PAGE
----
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Unlock the Business Value Multiplier

The next step to SOA value comes when you start to link across the entry points of people, process, and information. This is when you start to realize a Multiplier Effect and your company's SOA business value accelerates. Creating entry points for SOA projects can deliver significant value on their own. People-, process-, and information-centric approaches yield results that can deliver strong ROI. However, the power can be exponential when clients apply SOA capabilities to people, process, and information aspects of a business in combination. We call this the Multiplier Effect and it changes the way you approach SOA.

The Multiplier Effect promises to deliver even greater value to clients by linking people, process, and information through SOA. The promise is that businesses will not only be integrated, but also built for change—built to adapt as market conditions demand greater attention by all parts of the business and shifts in resources. It's no great accomplishment to hard-wire a few databases to a user interface that, in turn, presents information mapped to a particular process. The real value is in creating flexible linkages of all three entry points in a dynamic environment. Clients are continually upgrading and changing processes, applications, databases, and views in the business. Through SOA, all parts of the business—its people, the key processes, and the critical information—can stay linked and supported through that continual change.

In Figure 11.3, begin your view from the center, where you can see the entry points we have been discussing. The companies that have started their journey have seen a higher ROI by combining the entry points of people, process, and information. This increase in flexibility and responsiveness comes from the focus on BPM and composite business services, which are made up of prebuilt, domain-specific modules that form highly customized applications. Composite business applications will become as predominant as the monolithic applications that exist today.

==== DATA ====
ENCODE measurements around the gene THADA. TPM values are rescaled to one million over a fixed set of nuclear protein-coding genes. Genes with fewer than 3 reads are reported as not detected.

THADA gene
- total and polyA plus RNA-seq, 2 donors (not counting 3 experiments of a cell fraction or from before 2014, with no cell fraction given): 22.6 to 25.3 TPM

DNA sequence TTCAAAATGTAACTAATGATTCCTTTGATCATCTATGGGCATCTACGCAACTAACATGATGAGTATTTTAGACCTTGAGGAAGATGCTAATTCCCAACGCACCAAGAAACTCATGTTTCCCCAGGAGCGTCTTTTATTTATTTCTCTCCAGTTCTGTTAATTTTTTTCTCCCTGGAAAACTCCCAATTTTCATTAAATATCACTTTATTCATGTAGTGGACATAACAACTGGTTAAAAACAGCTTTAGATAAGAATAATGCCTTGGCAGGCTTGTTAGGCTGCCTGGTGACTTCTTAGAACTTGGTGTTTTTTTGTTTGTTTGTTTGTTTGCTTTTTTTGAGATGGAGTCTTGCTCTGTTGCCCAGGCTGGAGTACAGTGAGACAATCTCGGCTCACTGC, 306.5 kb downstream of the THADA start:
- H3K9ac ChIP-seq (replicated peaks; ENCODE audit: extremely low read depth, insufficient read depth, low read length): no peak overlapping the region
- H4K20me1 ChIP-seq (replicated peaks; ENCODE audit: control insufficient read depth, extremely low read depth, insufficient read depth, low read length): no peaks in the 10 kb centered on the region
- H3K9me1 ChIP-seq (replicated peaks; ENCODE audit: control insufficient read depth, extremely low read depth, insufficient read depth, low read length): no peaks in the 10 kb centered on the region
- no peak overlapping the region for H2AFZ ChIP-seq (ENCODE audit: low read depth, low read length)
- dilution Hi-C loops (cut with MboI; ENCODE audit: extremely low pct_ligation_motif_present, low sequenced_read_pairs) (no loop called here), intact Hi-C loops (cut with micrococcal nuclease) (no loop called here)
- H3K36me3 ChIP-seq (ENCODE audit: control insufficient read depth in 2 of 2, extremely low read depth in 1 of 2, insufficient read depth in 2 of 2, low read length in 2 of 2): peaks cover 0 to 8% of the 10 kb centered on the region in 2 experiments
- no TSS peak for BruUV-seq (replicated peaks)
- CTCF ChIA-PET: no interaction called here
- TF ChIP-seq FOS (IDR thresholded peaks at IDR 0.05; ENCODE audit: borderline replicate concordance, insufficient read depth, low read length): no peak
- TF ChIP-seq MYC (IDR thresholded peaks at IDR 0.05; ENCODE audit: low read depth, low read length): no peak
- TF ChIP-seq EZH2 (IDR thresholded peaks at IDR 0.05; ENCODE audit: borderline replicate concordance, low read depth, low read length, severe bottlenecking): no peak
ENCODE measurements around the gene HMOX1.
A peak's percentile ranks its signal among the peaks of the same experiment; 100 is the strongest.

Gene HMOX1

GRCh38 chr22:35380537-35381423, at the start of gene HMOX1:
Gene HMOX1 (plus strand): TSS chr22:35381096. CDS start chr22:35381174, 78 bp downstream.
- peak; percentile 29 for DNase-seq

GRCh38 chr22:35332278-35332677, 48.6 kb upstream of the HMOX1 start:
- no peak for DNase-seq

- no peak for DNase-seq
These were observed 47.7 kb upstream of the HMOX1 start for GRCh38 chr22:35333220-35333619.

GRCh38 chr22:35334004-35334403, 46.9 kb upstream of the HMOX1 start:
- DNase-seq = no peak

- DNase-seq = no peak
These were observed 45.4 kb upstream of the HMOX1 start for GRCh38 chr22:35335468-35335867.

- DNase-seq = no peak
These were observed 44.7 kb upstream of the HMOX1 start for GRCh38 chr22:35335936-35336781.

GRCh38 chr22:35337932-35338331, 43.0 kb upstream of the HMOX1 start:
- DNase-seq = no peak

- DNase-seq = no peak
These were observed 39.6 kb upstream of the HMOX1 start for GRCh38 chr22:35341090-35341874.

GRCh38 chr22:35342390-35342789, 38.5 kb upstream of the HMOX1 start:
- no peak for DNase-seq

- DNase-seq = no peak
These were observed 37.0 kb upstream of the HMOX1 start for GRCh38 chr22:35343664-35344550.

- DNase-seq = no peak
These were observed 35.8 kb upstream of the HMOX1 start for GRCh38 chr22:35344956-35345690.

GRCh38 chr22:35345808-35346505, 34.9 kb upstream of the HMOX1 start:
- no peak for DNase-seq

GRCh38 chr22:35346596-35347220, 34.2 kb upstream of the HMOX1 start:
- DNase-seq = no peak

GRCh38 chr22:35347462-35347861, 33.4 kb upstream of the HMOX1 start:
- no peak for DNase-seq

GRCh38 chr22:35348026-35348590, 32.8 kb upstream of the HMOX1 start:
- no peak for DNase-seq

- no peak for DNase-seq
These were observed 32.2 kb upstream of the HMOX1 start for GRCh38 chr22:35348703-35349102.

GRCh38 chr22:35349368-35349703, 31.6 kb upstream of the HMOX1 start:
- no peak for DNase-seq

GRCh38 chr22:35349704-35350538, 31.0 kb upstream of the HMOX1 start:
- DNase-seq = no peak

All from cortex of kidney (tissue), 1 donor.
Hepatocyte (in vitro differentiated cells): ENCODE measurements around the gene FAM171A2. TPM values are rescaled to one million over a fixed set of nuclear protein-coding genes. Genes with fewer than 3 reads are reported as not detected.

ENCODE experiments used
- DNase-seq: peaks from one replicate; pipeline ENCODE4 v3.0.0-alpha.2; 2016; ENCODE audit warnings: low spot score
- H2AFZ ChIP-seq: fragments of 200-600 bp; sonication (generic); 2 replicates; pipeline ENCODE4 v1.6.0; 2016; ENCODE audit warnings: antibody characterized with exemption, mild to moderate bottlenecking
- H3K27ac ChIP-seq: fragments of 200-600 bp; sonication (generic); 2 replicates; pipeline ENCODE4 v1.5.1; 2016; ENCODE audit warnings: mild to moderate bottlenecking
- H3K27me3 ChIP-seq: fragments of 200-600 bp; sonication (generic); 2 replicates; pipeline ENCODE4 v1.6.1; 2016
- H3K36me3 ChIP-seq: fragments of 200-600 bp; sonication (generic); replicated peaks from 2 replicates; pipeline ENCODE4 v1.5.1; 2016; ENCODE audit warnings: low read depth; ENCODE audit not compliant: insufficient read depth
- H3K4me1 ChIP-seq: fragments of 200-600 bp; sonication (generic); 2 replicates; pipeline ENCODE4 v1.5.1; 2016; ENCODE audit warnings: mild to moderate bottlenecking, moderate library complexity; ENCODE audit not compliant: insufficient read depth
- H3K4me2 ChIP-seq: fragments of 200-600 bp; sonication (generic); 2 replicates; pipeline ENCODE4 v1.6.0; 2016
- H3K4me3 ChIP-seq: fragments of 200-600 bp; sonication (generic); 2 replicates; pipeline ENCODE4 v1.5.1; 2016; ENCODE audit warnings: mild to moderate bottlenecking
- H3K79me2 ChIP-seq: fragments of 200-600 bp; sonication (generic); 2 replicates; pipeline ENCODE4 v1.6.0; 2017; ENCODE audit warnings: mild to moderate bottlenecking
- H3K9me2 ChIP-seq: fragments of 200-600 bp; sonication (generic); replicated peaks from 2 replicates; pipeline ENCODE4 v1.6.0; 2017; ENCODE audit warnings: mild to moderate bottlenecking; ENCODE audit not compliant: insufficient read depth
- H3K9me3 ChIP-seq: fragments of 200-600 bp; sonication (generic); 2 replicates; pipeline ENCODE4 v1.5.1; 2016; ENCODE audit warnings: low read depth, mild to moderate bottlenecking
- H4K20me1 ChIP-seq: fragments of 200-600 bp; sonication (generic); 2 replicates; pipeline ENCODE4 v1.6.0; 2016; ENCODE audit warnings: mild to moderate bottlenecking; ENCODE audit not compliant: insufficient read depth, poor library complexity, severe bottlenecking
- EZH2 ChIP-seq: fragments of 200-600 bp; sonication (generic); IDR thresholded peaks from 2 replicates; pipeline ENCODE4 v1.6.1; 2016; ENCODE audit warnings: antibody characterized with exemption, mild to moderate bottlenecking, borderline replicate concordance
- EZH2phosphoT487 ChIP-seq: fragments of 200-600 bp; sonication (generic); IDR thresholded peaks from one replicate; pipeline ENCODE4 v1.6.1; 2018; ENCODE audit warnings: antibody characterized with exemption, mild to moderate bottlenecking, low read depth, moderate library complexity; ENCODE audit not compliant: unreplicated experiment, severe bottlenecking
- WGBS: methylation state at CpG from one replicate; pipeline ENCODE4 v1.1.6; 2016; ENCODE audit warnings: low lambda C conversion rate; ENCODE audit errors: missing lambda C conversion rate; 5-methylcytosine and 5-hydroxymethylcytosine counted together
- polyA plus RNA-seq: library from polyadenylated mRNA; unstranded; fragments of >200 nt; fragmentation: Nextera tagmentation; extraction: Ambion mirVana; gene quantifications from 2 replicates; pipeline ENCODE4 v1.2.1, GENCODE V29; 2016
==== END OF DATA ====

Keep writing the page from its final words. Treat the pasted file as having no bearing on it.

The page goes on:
Figure 11.3

Figure 11.3 The flex-pon-sive* agenda through SOA

Those same companies, which have seen the value of moving up the stack, also see the power of the right infrastructure. Security, management, and virtualization are all different in a highly flexible SOA domain. These infrastructure services enhance resilience and security to accommodate decentralized services.

Add these items to your checklist:

  • After your first SOA project, begin to see the linkages of people, process, and information. As you incorporate an SOA approach to address an immediate business problem, progress on the path to a broader SOA enterprise adoption. These projects generally incorporate reuse and connectivity, and involve information, process, and people (see Figure 11.4).
    Figure 11.4

    Figure 11.4 SOA entry point scenarios based on more than 3,000 SOA engagements

  • BPM is more than a technology—it is a discipline.
  • Composite applications will blend with monolithic applications. Check out the SOA business catalog (at www.ibm.com/soa) to see where the future is moving.
  • Make sure you evaluate your infrastructure and management capabilities to support your SOA projects.

For a case study on the overall value of SOA and the impact of combining entry points, s.Oliver is a great example. Working with Sandra Rogers, Program Director, SOA, Web Services, and Integration at IDC, we explored this German company's approach to combining the SOA entry points and its best practices.

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